It is even possible that a competitor could start offering a service providing sites and online groups like we do. That competitor, however, would be just as exposed as we are to a second competitor and a third entering the scene. Actually, if you’d like to get involved with GroupServer, come and talk to us. Maybe there’s some way we can work together. Or just go ahead and install it. We are creating an ecosystem here, not an empire.

We’re Not The Only Ones Doing This

Finally, we didn’t think this up for ourselves. Automattic have built a successful business based on the open source blogging tool WordPress. SugarCRM give away their software, as well as providing hosted access to it. Read/Write Web recently described how you can Build Your Own Reddit With Reddit, discussed how niche software service companies can benefit from open sourcing their code.

Collaboration platform provider Grou.ps (who, like, us are not advertising-based, and do email lists with a forum interface) have just raised $1.1 million, and open sourced a version of their software, as discussued on Read/Write Web and TechCrunch.

Update: Scott Dietzen of Zimbralog writes about The Merge of SaaS and Open Source echoes our views about customer like-in, vs lock-in. Zimbra has blended SaaS and OSS from the outset.

“The cynic would argue why give up proprietary intellectual property and lock-in unless your customers or competitive pressures are forcing you to do so? Indeed, the lock-in with SaaS may prove to be more onerous than it has been with proprietary software—not only is an organization tied to a proprietary software service, but its data is now resident in someone else’s data center.”

Data portability is a topic that I will cover in a future post to this blog (we can provide it, but it is not yet standard on OnlineGroups.Net). Scott also writes about the choice between hosted and in-house provision.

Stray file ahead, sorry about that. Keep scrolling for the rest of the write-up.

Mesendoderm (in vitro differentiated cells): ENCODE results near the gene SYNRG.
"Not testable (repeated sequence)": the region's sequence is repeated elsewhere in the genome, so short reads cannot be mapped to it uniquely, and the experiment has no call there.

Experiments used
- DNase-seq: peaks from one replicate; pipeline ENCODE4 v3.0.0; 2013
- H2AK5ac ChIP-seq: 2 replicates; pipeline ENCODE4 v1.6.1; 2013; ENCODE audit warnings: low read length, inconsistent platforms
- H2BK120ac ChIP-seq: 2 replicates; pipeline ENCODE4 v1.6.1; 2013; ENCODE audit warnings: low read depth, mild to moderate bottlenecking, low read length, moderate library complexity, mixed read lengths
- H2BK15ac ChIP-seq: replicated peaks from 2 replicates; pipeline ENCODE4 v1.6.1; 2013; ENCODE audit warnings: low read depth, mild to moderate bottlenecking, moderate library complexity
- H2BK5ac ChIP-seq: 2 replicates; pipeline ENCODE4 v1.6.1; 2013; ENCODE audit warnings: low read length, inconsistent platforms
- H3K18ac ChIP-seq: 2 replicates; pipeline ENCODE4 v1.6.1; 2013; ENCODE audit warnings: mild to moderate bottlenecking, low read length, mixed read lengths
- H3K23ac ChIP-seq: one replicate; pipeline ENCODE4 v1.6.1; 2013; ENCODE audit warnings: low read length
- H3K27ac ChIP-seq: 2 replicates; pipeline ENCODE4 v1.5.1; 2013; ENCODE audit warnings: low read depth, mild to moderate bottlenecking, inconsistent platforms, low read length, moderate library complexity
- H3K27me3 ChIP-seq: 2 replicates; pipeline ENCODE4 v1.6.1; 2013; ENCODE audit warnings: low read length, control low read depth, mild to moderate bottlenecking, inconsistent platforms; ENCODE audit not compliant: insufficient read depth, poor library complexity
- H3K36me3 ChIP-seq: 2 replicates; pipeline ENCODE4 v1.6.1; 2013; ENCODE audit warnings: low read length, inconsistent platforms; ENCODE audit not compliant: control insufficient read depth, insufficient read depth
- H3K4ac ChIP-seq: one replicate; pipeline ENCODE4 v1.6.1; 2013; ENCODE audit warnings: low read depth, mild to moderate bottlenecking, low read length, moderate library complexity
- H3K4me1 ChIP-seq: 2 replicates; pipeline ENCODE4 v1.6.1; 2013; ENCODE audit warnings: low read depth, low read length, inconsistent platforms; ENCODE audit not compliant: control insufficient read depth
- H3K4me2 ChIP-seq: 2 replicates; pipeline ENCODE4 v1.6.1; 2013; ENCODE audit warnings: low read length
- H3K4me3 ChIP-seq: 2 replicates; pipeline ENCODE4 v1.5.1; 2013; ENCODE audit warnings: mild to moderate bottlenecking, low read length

“While SaaS allows organizations to ramp up new software with minimal investment, open source means they could always bring it in house later or move to an alternative provider (or at least have the negotiating leverage for doing the same).”

2 Responses to “Why We Release GroupServer as Open Source”

  1. Bevan

    Have you considered using the Affero GPL (aka AGPL)?

    I’m not a lawyer, but my understanding is that the GPL does NOT require that third parties make freely available any of their modifications to source code, if the modified software is only distributed within that third party; Which includes deployment to a public-facing web server belonging to said third party in order to sell the modified software as a service.

    Such a competitor could thus add significant value-adding features to GroupServer, sell it as a service under a different name, and never be obliged to release those changes back to the GroupServer community.

    Yes this means that open source web tools are not well ‘covered’ by the GPL IRT the ability to enforce collaboration if or when required. At the end of the day the issue is that the GPL was designed for software that is distributed, compiled, redistributed, and executed all on the end user’s machine. The GPL was not written with interpreted languages like PHP or server-side software that is not distributed to the end-user’s machine in mind.

    Drupal has been a bitten by this issue in it’s (ab)use by a certain popular web hosting vendor.

    If my understanding is correct, the issue I’ve outlined here was the motivation for the creation of Affero GPL, which covers this particular issue.

    The AGPL (http://www.fsf.org/licensing/licenses/agpl-3.0.html) was created by Henry Poole (http://en.wikipedia.org/wiki/Henry_Poole) of CivicActions (http://www.civicactions.com/team/henrypoole), and Eben Moglen (http://moglen.law.columbia.edu/) of the Software Freedom Law Center (http://www.softwarefreedom.org/about/team/#eben) and the Free Software Foundation (http://www.fsf.org/) — who co-authored the GPL (http://en.wikipedia.org/wiki/Eben_Moglen) (http://en.wikipedia.org/wiki/Affero_General_Public_License).

  2. Dan Randow

    Bevan, the more liberal the licence, the more chance of uptake. It is better to have a tight hold on something small or a loose hold on something large?

    If a competitor is large enough to develop and market GroupServer better than we can — or than they could without collaborating with us — then they are large enough that they can do what they like regardless of the licence. Bring the adoption in all its diversity, I say.